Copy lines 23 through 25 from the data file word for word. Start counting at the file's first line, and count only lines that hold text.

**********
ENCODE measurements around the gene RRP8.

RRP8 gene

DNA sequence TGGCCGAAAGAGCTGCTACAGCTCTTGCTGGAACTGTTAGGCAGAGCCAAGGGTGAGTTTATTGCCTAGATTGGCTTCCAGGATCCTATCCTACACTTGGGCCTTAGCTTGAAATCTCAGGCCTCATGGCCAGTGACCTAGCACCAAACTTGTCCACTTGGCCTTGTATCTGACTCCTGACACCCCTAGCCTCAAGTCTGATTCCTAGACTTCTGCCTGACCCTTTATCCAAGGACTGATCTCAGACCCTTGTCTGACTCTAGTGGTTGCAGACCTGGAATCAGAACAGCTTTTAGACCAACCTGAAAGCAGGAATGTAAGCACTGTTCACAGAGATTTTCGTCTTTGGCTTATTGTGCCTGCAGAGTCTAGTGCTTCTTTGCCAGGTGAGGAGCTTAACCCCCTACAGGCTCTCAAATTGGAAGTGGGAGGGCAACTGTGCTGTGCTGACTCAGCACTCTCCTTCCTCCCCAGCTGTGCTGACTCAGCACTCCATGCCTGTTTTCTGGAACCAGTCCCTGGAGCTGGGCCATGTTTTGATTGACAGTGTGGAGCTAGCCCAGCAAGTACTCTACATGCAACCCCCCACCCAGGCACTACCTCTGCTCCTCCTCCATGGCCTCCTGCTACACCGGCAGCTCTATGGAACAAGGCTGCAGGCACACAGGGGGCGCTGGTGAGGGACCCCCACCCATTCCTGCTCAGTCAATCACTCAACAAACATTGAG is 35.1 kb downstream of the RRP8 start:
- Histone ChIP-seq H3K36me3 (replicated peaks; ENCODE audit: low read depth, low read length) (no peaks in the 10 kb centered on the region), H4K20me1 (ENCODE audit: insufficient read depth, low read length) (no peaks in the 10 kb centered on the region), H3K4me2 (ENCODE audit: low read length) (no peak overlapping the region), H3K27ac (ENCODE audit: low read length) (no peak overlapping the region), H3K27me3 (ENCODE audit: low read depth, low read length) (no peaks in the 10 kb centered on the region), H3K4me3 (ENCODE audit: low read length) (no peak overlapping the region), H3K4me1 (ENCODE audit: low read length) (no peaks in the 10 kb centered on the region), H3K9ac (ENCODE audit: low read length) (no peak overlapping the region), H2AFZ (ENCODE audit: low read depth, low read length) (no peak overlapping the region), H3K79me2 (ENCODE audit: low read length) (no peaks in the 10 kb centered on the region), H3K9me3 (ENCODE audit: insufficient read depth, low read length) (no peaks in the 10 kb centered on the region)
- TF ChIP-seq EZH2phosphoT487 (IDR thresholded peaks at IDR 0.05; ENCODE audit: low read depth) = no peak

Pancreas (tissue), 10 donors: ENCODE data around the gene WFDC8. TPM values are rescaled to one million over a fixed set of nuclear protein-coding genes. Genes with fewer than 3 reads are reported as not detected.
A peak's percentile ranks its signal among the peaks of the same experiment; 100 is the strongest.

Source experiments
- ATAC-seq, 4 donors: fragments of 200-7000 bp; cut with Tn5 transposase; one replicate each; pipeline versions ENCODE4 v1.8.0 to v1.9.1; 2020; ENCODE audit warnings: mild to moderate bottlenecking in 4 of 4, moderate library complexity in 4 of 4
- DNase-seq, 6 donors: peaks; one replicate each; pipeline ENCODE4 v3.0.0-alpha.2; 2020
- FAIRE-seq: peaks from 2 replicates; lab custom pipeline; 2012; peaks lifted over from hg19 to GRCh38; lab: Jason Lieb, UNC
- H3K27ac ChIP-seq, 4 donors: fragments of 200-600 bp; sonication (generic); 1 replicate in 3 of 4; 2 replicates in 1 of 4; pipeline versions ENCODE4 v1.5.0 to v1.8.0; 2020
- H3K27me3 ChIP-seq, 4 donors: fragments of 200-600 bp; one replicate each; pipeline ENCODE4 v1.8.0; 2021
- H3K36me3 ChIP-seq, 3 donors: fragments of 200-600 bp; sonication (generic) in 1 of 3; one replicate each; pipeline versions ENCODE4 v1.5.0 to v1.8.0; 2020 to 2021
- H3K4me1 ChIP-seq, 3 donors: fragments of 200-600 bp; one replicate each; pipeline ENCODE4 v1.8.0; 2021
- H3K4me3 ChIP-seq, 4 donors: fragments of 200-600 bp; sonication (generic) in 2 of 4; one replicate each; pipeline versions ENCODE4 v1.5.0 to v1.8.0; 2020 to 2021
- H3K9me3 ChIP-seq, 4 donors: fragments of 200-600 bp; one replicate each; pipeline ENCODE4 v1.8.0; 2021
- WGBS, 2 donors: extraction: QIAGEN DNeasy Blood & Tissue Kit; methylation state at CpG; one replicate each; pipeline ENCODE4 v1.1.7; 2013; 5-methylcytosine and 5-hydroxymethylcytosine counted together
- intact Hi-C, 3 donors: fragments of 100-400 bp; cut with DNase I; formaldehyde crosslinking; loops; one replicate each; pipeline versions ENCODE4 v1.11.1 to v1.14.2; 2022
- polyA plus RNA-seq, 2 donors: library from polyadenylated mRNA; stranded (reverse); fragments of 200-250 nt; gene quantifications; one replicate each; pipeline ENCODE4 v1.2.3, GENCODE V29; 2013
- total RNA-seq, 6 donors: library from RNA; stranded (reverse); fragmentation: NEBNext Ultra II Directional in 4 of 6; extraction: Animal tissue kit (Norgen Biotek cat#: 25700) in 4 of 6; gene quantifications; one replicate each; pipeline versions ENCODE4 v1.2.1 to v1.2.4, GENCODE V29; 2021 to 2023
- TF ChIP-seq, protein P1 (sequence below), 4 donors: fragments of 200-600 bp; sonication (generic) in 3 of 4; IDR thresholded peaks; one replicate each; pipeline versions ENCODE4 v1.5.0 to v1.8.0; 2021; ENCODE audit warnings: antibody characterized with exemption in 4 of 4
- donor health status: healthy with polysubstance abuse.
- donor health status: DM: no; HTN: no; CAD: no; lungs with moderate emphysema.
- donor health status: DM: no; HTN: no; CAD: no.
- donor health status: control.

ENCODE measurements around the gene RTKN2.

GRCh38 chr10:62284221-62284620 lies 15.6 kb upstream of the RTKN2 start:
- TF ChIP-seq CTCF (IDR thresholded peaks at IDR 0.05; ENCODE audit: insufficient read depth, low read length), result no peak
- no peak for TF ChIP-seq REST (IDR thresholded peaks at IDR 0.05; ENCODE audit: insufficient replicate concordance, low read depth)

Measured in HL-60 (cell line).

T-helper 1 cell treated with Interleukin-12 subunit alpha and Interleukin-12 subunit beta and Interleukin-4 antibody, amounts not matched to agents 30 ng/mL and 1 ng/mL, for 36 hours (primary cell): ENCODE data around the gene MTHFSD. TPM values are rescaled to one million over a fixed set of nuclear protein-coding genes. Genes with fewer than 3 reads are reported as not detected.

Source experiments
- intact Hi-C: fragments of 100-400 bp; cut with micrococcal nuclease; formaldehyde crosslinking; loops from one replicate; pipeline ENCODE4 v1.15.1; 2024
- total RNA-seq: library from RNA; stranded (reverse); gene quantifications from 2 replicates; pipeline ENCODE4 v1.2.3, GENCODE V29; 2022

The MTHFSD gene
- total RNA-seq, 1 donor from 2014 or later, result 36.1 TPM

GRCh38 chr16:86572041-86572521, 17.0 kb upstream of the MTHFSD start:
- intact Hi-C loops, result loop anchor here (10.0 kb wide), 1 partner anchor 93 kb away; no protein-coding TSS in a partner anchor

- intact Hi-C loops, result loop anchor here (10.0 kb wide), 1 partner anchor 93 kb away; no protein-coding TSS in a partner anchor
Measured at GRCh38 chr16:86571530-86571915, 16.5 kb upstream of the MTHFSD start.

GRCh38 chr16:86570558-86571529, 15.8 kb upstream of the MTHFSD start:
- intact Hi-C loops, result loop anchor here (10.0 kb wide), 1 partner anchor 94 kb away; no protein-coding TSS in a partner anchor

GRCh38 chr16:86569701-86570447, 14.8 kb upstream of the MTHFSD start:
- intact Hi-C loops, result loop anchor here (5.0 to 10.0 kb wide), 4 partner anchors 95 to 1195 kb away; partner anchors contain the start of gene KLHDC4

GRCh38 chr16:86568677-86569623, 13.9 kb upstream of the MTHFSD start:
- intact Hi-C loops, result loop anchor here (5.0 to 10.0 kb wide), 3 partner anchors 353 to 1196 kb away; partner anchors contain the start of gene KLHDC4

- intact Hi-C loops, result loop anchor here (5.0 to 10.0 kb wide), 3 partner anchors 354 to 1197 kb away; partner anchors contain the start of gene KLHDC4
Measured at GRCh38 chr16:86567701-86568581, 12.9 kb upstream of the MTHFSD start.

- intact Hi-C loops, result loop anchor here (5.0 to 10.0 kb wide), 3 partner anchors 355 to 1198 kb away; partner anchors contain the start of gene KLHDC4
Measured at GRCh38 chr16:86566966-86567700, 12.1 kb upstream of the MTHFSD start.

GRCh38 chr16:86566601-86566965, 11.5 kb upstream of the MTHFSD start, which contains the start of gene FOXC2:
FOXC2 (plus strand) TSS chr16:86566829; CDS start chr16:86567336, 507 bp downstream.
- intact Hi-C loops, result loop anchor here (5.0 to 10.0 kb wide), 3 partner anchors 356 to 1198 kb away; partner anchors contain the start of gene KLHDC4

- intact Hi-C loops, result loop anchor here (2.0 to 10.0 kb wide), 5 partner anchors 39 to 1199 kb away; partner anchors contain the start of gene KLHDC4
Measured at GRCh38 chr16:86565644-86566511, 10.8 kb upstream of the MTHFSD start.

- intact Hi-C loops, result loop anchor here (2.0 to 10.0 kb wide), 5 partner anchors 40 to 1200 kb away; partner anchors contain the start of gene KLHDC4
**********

- donor health status: healthy with polysubstance abuse.
- donor health status: DM: no; HTN: no; CAD: no; lungs with moderate emphysema.
- donor health status: DM: no; HTN: no; CAD: no.